This episode is the beginning of the show’s key Fry/Leela relationship (as well as the Amy/Kif relationship). Well, there is “My Three Suns”, but nothing is ever really addressed there. While it starts off as just a meaningless ruse here, Fry has evidently developed more than just platonic feelings for Leela by the end, and these are somewhat mutual. Although not fully addressed until later, and a lot later on Leela’s side, their origin is here. Overall it’s a nice, funny and sweet episode, with some good action in the last act, which balances and develops all the characters well (except Zoidberg, who says and does nothing but hold the airlock door open).

Trivia and Quotes

  • This episode aired four months after “Hell is Other Robots” and is the start of the show’s weird scheduling and classification. In the UK, Sky considers this the start of season two. But they’re morons.
  • “This is great, I haven’t had time off since I was 21 through 24.”
  • “The man who single-handedly defeated the retiree people of the assisted-living nebula.”
  • I love how limited the pool of men in the show is: Leela considers Zoidberg twice, and the Professor three times before grudgingly picking Fry.
  • This is seemingly before Zoidberg became a penniless loser, because the Professor actually let’s him stay in first class.
  • LaBarbara, Leo and Inez Wong – the cast expands even more. It’s something they’ve done well this season, the introductions are all spread evenly so no episode really feels overloaded with new characters.
  • “Wait, my cheating unit malfunctioned, you gotta give me a do-over!”
  • “We were planning on enjoying a relaxing vacation, but since you’re here, we’ll have to do some meddling!”
  • “Hey you’re not jealous are you?/What? No, no, of course not./Good, cos I consider my fake relationship with you a lot more meaningful.”
  • Hermes’ Olympic limbo flashback and subsequent limbo-phobia is just absurd gold: “No boy stop, it’s too low!” and the hilariously sickening spine crunch. And it’s a great set-up as well, as Hermes rediscovers his limbo skills to save the day (“Er, can somebody help me up?”)
  • I think I’m right in saying that this is the first mention of the fact that Earth is now unified under one (very American) government, as Hermes is competing for Earth.
  • “Attention everyone. As captain of this vessel, the terrible burden of naming a limbo contest winner is mine and mine alone./Shouldn’t you be steering between the comets?/And the winner is… Leela./But I didn’t even limbo./No matter. I know from personal experience how horizontal you can get.”
  • “As a gentleman I must warn you, if you so much glance at another woman I’ll be all over Leela like a fly on a pile of very seductive manure.”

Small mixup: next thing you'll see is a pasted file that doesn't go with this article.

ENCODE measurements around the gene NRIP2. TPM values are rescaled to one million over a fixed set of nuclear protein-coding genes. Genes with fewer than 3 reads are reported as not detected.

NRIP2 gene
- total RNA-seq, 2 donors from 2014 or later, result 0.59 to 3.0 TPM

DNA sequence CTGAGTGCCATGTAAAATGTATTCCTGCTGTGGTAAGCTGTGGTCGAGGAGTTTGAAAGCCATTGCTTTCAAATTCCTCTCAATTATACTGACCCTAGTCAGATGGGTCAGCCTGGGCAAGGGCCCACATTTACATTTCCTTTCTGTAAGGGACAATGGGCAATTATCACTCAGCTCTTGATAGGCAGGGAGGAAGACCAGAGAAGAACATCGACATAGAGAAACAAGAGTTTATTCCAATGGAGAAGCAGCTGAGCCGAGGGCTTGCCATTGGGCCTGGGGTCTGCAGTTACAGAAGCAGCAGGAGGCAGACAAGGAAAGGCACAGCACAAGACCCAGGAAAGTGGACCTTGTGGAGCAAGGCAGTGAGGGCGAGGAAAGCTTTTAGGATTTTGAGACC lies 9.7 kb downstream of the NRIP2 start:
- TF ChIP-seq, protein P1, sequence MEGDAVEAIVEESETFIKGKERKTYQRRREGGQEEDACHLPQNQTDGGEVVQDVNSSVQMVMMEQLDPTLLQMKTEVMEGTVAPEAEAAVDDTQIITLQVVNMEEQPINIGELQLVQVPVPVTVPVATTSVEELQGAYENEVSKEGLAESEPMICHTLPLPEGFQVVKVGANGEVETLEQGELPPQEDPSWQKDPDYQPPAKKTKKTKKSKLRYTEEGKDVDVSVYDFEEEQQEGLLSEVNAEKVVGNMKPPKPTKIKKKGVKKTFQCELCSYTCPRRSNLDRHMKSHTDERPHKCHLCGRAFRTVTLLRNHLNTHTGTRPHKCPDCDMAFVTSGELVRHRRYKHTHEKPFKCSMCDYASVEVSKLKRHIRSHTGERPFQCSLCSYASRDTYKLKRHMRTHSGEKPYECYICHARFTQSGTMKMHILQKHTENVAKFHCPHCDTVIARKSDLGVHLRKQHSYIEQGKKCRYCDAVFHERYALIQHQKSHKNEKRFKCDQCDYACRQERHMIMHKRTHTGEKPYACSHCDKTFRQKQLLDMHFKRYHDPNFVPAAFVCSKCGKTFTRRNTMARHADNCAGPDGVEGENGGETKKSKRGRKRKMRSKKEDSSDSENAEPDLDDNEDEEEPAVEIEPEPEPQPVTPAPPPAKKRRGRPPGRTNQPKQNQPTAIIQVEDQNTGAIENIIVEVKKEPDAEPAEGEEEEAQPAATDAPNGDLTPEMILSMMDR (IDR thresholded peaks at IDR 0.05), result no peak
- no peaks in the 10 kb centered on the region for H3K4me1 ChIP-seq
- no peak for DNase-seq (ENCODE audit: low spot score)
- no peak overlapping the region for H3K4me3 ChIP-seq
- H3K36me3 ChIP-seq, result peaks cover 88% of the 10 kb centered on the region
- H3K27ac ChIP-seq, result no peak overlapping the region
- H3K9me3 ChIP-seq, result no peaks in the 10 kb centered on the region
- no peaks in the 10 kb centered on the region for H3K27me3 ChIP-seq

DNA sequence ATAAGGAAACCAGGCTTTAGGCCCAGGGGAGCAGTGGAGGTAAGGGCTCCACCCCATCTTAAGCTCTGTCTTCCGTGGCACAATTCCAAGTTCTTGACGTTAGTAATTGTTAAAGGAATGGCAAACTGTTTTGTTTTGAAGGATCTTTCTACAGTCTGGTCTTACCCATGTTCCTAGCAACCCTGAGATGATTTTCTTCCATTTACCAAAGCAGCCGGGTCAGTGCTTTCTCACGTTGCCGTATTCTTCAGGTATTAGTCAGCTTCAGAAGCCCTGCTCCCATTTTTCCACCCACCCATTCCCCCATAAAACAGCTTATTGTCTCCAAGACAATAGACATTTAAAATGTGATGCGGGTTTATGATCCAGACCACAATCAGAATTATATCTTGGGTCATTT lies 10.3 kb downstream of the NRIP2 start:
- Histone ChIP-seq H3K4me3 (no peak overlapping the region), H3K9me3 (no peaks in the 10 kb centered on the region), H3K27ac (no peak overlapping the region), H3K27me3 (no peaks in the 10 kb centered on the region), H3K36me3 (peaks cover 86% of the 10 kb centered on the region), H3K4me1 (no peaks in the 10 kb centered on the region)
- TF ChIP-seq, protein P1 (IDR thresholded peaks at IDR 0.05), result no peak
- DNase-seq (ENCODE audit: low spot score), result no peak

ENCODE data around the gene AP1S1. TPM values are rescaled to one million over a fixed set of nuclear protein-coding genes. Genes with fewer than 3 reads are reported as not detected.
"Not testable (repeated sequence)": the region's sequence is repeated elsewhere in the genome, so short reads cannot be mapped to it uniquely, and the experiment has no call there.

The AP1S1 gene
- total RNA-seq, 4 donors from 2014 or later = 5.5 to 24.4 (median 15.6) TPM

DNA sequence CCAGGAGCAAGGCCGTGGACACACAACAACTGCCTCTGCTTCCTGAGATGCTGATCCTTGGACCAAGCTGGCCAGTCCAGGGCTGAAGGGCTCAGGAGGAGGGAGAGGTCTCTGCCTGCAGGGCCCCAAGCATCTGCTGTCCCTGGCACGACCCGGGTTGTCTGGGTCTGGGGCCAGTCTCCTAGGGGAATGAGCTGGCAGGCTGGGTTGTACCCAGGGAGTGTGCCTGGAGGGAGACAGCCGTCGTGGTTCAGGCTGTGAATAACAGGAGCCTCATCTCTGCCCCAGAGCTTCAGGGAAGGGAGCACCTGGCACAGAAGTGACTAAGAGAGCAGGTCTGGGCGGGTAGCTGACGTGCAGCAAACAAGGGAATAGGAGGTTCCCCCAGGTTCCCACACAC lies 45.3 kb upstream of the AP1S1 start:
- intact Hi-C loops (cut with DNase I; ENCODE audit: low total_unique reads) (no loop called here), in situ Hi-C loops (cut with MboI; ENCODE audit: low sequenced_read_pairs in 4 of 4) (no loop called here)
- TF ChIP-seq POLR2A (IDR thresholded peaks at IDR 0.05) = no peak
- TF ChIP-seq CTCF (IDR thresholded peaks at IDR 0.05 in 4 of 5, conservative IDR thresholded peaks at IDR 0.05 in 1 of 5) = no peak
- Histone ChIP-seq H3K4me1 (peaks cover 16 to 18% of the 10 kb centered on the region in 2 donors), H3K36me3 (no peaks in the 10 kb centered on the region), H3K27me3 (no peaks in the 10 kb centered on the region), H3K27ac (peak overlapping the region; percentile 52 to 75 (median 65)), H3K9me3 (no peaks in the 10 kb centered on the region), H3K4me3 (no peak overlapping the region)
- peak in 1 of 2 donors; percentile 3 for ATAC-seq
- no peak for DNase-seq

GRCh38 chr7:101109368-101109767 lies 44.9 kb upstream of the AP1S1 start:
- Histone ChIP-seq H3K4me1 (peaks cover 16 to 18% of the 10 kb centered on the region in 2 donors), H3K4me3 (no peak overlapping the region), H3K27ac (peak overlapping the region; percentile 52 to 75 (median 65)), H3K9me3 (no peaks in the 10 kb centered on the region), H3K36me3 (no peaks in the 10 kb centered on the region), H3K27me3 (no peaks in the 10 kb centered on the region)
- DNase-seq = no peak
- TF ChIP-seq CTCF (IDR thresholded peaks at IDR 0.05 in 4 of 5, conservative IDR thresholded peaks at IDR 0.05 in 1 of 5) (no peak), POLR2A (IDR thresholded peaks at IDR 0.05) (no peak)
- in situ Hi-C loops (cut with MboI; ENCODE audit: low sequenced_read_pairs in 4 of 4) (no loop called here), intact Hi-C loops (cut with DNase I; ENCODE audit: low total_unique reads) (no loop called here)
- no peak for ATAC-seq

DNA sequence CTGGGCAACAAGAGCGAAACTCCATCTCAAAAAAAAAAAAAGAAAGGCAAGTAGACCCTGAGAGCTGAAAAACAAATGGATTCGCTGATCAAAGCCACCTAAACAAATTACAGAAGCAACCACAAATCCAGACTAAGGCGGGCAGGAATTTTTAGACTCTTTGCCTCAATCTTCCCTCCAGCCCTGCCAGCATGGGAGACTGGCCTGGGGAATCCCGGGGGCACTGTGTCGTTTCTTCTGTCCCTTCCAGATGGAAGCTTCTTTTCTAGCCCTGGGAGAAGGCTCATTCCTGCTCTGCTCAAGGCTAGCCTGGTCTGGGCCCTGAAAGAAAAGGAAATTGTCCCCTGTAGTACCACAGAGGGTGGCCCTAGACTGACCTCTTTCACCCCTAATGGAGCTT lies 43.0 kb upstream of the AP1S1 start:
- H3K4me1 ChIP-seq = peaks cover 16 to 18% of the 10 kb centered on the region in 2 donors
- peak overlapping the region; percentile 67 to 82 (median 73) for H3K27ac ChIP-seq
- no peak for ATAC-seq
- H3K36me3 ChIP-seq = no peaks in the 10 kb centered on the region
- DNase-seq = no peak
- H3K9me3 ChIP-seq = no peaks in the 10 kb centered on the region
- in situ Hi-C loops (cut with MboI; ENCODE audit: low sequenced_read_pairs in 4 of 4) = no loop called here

• Fry being asked to prove he’s in a relationship with both Leela and Amy – and resorting to the ‘help’ of Three’s Company, is great.
  • “Sir, remember you’re ‘course correction’?/No./Well it’s proving somewhat more suicidal than we’d initially hoped./Kif old friend, I don’t know which disgusts me more, your cowardice or your stupidity. We’ll simply set a new course for that empty region over there, near that blackish, holeish thing.”
  • Great music in this episode.
  • “Nothing remains now but for the captain to go down with his ship./Why, that’s surprisingly noble of you sir./No, it’s noble of you Kif! As of now, you’re in command.”
  • “You all go without me, I’m gonna take one last look around, you know for, er, stuff to steal./You’re going back for the Countess aren’t you?/Alright I am, but I don’t want the others to know. If I don’t come back, just say I died robbing some old man./I’ll tell them you went out prying the wedding ring of his cold dead finger.”
  • “Bender, you risked your life to save me!/And I’d do it again, and perhaps a third time. But that would be it.”
  • “Thank God there are plenty of escape pods. We won’t have to dress up like women and children.” – That the Professor could ever possibly think that ‘disguise’ would work is just fantastic.
  • “Don’t cry Bender, nobody really knows what happens in a black hole. It’s possible she’s still alive in another dimension somewhere. Right Professor?/Oh oh yes, absolutely! … Not a chance.”
  • And to ease our own depression, we end with something which increases Bender’s: “At least I’ll always have her bracelet. What do you think it’s worth?/It’s fake mon.”